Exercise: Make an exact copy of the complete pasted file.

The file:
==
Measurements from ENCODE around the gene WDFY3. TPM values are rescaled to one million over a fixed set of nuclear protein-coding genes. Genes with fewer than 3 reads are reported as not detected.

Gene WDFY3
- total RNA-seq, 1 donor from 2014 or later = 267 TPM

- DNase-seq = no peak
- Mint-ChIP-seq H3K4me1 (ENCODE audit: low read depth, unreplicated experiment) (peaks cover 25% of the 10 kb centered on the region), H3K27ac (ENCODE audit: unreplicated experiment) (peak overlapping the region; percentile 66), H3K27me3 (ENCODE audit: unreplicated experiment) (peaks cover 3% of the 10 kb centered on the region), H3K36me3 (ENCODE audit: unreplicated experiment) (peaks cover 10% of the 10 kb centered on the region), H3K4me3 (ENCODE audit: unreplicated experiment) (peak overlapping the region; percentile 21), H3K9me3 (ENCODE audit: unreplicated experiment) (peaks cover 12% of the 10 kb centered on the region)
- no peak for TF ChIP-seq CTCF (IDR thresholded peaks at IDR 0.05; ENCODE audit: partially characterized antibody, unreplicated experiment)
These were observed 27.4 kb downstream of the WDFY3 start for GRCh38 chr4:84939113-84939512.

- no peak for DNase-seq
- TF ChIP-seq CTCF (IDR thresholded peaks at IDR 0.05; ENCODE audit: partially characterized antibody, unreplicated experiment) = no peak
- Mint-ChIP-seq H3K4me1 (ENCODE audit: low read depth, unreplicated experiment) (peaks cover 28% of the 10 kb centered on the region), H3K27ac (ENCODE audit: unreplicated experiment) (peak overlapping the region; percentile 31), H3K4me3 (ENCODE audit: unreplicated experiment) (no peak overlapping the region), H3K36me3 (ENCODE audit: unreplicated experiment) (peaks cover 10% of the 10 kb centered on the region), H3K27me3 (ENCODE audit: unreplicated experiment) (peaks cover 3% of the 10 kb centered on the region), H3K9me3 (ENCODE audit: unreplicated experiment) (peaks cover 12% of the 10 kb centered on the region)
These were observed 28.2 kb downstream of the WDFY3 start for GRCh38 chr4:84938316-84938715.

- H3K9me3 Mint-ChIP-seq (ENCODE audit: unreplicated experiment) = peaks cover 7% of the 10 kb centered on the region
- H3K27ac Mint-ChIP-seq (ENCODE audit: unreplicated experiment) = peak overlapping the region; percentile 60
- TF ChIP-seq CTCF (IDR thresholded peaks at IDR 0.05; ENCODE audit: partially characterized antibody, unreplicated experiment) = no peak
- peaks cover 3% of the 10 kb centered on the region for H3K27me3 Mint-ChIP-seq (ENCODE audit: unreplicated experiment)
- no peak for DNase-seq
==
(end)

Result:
Measurements from ENCODE around the gene WDFY3. TPM values are rescaled to one million over a fixed set of nuclear protein-coding genes. Genes with fewer than 3 reads are reported as not detected.

Gene WDFY3
- total RNA-seq, 1 donor from 2014 or later = 267 TPM

- DNase-seq = no peak
- Mint-ChIP-seq H3K4me1 (ENCODE audit: low read depth, unreplicated experiment) (peaks cover 25% of the 10 kb centered on the region), H3K27ac (ENCODE audit: unreplicated experiment) (peak overlapping the region; percentile 66), H3K27me3 (ENCODE audit: unreplicated experiment) (peaks cover 3% of the 10 kb centered on the region), H3K36me3 (ENCODE audit: unreplicated experiment) (peaks cover 10% of the 10 kb centered on the region), H3K4me3 (ENCODE audit: unreplicated experiment) (peak overlapping the region; percentile 21), H3K9me3 (ENCODE audit: unreplicated experiment) (peaks cover 12% of the 10 kb centered on the region)
- no peak for TF ChIP-seq CTCF (IDR thresholded peaks at IDR 0.05; ENCODE audit: partially characterized antibody, unreplicated experiment)
These were observed 27.4 kb downstream of the WDFY3 start for GRCh38 chr4:84939113-84939512.

- no peak for DNase-seq
- TF ChIP-seq CTCF (IDR thresholded peaks at IDR 0.05; ENCODE audit: partially characterized antibody, unreplicated experiment) = no peak
- Mint-ChIP-seq H3K4me1 (ENCODE audit: low read depth, unreplicated experiment) (peaks cover 28% of the 10 kb centered on the region), H3K27ac (ENCODE audit: unreplicated experiment) (peak overlapping the region; percentile 31), H3K4me3 (ENCODE audit: unreplicated experiment) (no peak overlapping the region), H3K36me3 (ENCODE audit: unreplicated experiment) (peaks cover 10% of the 10 kb centered on the region), H3K27me3 (ENCODE audit: unreplicated experiment) (peaks cover 3% of the 10 kb centered on the region), H3K9me3 (ENCODE audit: unreplicated experiment) (peaks cover 12% of the 10 kb centered on the region)
These were observed 28.2 kb downstream of the WDFY3 start for GRCh38 chr4:84938316-84938715.

- H3K9me3 Mint-ChIP-seq (ENCODE audit: unreplicated experiment) = peaks cover 7% of the 10 kb centered on the region
- H3K27ac Mint-ChIP-seq (ENCODE audit: unreplicated experiment) = peak overlapping the region; percentile 60
- TF ChIP-seq CTCF (IDR thresholded peaks at IDR 0.05; ENCODE audit: partially characterized antibody, unreplicated experiment) = no peak
- peaks cover 3% of the 10 kb centered on the region for H3K27me3 Mint-ChIP-seq (ENCODE audit: unreplicated experiment)
- no peak for DNase-seq